Rural campaigners fear that digital divide getting wider
People living in the West countryside are being overlooked as money is being poured into improving the already good internet connections in the cities, campaigners have warned.
Culture Secretary Maria Miller has announced £114million to help nine cities – including Bristol – move towards “ultrafast broadband”. But within a few miles of Bristol there are places with “ultraslow”, or even no, broadband, and the Countryside Alliance is worried the digital divide will grow even wider.
Currently Bristol has average sync speeds of 9.9Mbps, according to the watchdog Ofcom, with only 4.5 per cent of the population getting less than 2Mbps, while the city enjoys 90 per cent superfast broadband availability.
Yet in Somerset the average sync speed is just 5Mbps, 17.7 per struggle with less than 2Mbps and only four per cent have superfast availability.
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The picture is even worse in Herefordshire with average speeds of just 5Mbps, almost a quarter of people getting less than 2Mbps and no superfast availability at all.
In Gloucestershire only a third of the population get superfast broadband, the figure for Wiltshire is 43 per cent, and it is less than half in North Somerset, at 48 per cent.
So eyebrows have been raised at the decision to give Bristol £11.3 million to give it ultrafast broadband of up to 100Mbps, and high speed wireless internet access.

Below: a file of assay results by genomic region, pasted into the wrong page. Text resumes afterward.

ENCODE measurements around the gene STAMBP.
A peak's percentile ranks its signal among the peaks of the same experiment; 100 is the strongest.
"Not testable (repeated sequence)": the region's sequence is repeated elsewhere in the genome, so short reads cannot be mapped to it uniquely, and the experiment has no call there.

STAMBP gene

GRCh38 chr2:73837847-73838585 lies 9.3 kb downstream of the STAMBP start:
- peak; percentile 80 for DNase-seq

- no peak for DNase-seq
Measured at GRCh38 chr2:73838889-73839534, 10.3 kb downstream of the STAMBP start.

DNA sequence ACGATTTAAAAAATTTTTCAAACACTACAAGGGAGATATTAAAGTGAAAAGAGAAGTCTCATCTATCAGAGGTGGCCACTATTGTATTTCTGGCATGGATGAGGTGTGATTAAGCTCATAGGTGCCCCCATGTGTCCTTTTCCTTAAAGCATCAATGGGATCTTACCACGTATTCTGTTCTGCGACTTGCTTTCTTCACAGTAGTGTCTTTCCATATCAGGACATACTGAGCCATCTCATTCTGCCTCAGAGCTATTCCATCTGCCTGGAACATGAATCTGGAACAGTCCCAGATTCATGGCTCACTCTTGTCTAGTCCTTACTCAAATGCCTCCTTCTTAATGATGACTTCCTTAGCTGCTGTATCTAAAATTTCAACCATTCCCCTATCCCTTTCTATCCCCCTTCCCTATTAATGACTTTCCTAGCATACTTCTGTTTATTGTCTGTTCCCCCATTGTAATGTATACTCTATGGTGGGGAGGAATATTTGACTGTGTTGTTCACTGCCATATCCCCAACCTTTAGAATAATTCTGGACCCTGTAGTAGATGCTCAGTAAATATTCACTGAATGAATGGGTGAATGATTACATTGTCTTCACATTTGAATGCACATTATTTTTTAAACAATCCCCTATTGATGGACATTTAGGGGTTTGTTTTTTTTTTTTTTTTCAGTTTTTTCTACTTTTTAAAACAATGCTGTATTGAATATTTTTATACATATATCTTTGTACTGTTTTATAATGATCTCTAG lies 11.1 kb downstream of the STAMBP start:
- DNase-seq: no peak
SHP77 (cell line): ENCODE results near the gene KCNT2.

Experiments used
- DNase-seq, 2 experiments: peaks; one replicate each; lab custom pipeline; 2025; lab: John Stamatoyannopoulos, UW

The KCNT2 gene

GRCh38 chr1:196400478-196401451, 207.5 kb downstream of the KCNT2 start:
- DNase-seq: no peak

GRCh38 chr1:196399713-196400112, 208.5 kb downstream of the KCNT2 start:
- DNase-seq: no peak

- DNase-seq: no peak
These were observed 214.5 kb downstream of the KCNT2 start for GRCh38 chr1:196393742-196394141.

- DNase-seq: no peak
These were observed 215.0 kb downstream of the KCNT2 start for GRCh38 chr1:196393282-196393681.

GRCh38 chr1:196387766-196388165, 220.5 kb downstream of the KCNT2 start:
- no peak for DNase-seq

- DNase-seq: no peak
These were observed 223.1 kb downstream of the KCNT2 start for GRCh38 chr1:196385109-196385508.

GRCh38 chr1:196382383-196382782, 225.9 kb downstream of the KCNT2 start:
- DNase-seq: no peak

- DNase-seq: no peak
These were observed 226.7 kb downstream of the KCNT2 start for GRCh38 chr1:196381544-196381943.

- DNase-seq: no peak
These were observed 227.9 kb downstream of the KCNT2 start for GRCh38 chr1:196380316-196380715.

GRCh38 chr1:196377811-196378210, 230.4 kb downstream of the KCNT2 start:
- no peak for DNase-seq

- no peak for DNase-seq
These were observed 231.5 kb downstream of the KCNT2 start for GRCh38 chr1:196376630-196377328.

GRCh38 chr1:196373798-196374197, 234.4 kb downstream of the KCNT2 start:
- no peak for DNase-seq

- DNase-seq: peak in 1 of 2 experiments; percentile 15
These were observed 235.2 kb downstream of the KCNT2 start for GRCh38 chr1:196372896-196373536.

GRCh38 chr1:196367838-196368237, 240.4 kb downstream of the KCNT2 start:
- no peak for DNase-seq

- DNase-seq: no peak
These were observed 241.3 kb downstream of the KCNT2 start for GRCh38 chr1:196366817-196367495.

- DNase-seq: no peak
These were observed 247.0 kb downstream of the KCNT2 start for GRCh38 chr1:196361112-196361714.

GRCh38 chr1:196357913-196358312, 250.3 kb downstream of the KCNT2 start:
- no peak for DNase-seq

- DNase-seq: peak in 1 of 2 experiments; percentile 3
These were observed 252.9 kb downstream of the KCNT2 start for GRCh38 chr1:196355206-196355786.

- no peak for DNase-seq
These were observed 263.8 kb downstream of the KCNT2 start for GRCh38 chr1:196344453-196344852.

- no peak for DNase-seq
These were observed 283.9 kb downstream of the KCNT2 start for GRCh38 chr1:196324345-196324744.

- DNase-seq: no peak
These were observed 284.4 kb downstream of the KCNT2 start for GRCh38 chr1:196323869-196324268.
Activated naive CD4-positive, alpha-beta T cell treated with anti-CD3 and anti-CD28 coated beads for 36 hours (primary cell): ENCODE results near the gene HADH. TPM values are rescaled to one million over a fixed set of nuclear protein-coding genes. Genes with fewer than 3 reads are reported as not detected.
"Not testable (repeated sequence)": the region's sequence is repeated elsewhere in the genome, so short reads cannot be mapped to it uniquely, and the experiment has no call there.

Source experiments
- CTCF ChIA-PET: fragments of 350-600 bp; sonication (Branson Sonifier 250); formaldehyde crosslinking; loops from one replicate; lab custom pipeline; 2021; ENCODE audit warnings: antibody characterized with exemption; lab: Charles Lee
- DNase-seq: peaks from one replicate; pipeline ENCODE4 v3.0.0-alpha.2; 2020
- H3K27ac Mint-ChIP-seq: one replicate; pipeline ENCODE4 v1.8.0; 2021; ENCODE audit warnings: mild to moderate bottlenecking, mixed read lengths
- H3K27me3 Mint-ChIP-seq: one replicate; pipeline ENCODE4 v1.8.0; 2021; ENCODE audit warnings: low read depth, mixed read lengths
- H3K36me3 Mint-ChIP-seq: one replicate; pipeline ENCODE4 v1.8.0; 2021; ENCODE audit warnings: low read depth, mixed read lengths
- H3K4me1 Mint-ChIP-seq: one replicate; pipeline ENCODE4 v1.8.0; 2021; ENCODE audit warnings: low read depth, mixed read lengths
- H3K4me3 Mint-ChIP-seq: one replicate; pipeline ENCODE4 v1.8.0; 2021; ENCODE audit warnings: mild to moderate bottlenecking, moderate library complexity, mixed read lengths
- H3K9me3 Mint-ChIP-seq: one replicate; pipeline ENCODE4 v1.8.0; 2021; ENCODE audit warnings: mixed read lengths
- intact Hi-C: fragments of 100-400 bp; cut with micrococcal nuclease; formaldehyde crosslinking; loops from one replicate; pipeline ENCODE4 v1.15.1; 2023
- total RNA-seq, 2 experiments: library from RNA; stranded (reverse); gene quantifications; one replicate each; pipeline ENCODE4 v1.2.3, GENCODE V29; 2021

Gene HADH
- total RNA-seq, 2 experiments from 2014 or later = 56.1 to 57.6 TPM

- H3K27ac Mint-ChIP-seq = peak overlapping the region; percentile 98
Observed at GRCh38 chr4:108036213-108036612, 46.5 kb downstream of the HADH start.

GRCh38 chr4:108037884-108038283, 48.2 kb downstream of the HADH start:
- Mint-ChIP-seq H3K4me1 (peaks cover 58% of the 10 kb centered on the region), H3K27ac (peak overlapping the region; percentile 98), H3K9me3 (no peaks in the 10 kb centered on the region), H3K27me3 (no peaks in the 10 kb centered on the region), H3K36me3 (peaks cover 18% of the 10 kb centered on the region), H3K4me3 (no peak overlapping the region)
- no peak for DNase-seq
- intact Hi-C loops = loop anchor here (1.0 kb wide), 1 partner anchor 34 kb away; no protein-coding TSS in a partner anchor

Countryside Alliance executive chairman Barney White-Spunner said they supported investment in broadband to boost economic competitiveness and growth.
“However the Government needs to ensure that there is equal focus and appetite for delivering broadband in rural areas, which is, by comparison with urban areas, far inferior,” he warned.
“It has been almost two years since the pot of rural broadband investment was announced and since then progress for delivering broadband in these areas has been even slower than the broadband connections rural people have to suffer.
“Those who are trying to live and work in rural areas are being overlooked – they are not asking for special treatment, they just want a broadband connection, let alone one that is ultrafast.”
The Government has a target of the UK having the best broadband network in Europe by 2015 and the fastest of any major European country. Ofcom says average residential speeds across the UK have risen 22 per cent in 12 months, from 6.2 to 7.6Mbps.
But the data shows a worrying postcode lottery between different areas, as well as a further gap, between the countryside and cities.